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Shadow & Minaret Creek Headwaters Backpack story

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Postby Buck Forester » Fri Sep 15, 2006 2:44 pm

Well shoot dang, I think I agree with everything you just said! :) Hopefully we can hook up for an adventure someday!



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Postby Ciocc » Sun Sep 17, 2006 10:09 pm

The professional shoots for the client. If the client wants a deeply saturated blue sky, or a deep red sunset, then that's what the professional shoots if he/she wants to get paid.

The amatuer shoots for himself/herself. If the amateur loves muddy, poorly saturated colors, then that's what the amatuer shoots, regardless of what anyone else thinks of it.

So one must ask: who am I shooting for, myself or someone else?

The professional will do whatever is necessary in Photoshop to produce the result the client demands. The amateur will do whatever is necessary in Photoshop to produce the result that he/she demands. It's in the fine art world where things get heated. I think partly it's because people aren't sure if photographic art (color) is supposed to represent reality or not. Painters don't have that problem. There's no question that paintings don't represent reality. B&W fine art photographers don't have that problem either. Everyone knows B&W photographs don't represent reality, hence the freedom to manipulate a B&W print in the darkroom or on the computer. Most people associate color photographs with reality, hence the debates about Photoshop manipulations. More and more people are learning to look at fine art color photography as an object in itself, rather than representation of reality, just like paintings and B&W photographs. Fine art color photography is still in it's growing stage.
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Postby SteveB » Sun Sep 17, 2006 11:31 pm

Good thoughts from everyone. Might I also add that the camera cannot capture what the eye sees, only a range of colors and contrast. It's in the post processing (if any) that the photog attempts to tweak the captured light to more represent what he/she saw when the picture was taken. Something will always be missing: it's in the post processing where the photog attempts to compensate for what is missing and works around what can't be added. I try to keep that in mind whenever I tweak an image afterwards. :) I just hope folks don't see blown out greens and unnatural pinks in their final redition! ;)

As for B&W, I still see that as either a photojournalistic medium or fine art. I'm always amazed what a simple black and white (not a color digital incorrectly converted to black and white/greyscale) image can portray that a color image of the same scene can't. I think there's much more depth and emotion in true B&W film shots that we can ever achieve with color. But that's just my humble opinion... ;)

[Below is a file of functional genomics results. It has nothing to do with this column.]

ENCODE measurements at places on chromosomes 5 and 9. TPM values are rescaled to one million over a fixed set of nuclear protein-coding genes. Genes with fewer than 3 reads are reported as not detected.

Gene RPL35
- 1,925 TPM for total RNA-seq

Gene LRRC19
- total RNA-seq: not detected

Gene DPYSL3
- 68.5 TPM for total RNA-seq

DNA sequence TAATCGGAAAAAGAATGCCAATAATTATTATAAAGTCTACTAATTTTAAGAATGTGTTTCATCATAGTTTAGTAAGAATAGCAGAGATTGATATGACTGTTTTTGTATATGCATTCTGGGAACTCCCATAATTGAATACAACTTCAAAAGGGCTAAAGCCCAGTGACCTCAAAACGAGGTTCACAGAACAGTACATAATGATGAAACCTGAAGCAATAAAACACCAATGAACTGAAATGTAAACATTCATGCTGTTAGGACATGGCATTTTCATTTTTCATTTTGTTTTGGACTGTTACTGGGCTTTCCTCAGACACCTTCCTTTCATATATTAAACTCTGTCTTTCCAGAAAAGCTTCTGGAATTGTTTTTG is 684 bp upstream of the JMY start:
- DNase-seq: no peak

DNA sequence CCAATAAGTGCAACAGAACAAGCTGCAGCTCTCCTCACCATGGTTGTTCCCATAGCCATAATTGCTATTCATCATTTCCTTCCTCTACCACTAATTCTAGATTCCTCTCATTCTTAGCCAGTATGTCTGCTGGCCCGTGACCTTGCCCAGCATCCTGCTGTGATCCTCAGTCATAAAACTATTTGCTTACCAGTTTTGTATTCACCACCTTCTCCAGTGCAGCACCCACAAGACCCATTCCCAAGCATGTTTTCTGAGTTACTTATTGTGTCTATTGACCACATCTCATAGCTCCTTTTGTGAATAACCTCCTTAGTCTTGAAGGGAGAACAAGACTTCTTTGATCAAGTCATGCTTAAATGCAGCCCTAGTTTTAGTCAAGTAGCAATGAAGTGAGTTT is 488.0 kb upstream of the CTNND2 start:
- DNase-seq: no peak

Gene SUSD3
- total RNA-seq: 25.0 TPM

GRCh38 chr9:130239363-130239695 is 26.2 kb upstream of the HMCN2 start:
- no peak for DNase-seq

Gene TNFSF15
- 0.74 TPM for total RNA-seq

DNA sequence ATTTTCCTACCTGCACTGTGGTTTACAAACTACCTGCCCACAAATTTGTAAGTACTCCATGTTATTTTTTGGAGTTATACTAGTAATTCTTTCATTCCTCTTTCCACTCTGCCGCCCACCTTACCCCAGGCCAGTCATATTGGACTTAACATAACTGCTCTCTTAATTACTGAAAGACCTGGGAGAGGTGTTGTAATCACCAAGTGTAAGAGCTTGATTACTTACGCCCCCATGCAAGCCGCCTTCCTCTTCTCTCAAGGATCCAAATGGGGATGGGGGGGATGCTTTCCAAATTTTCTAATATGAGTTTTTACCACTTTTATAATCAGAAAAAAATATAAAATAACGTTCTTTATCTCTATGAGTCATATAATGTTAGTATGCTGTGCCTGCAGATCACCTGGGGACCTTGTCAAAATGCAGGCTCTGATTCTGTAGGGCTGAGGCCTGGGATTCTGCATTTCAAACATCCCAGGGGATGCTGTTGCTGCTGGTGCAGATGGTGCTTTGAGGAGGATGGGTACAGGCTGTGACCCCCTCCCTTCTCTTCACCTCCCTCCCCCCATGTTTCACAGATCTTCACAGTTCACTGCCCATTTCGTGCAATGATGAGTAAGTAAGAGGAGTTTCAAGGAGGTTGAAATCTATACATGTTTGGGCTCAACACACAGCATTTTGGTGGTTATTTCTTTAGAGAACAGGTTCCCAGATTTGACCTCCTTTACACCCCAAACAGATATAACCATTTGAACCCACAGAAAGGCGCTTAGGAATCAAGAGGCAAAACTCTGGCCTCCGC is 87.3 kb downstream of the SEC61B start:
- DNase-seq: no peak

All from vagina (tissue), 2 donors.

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Postby Ciocc » Mon Sep 18, 2006 10:50 am

"Good thoughts from everyone. Might I also add that the camera cannot capture what the eye sees, only a range of colors and contrast. It's in the post processing (if any) that the photog attempts to tweak the captured light to more represent what he/she saw when the picture was taken. "

What did he/she see when the picture was taken? If you took a survey, you'd be surprised at the variety of answers you will get. Some folks say their images are not attempts at duplications of reality, but instead reflect what they "saw and felt". The sky was not so dark or blue in reality, but the scene caused an "emotional response" in them, such that printing with a dark or deep blue sky was the only way to convey that emotion. This type of talk is quite common among B&W darkroom workers. If you ever have a chance to see the original version of Ansels most famous photograph: "Moonrise, Hernandez N.M.", you'd be stunned. It doesn't look anything like the version that is now famous. Unfortunately the latitude that color landscape printers have is very small. You darken the sky too much and the color becomes quite illogical. This isn't a problem with B&W. This is why creative color landscape photography is very difficult. If you're out to duplicate reality with a color landscape photograph, then things become much easier: you don't need any latitude. If you're out to be creative with color lanscape photography, Photoshop is a blessing. The latitude is still small, but Photoshop makes the manipulations sooooo much easier, precise and repeatable than it is in a color darkroom. I can say that from experience.

As a B&W darkroom worker for over 10+ years, I must say that there are many scenes that just don't work in B&W. There are many times when I'm in the Sierra that I wished I had color negative film in my camera. Attempting to convey the beauty of alpenglow on a mountain peak is very difficult in B&W. Color prints made using processes that have long been obsolete can have depth and emotion. They are magnificent. Unfortunately those processes are very expensive and time consuming, hence their disappearance. The newer digital processes can be quite beautiful in my opinion. Those digital color prints hanging in the Mountain Room in the Yosemite Lodge just blew me away! I don't care what, if any, manipulations were done. They are just magnificent.
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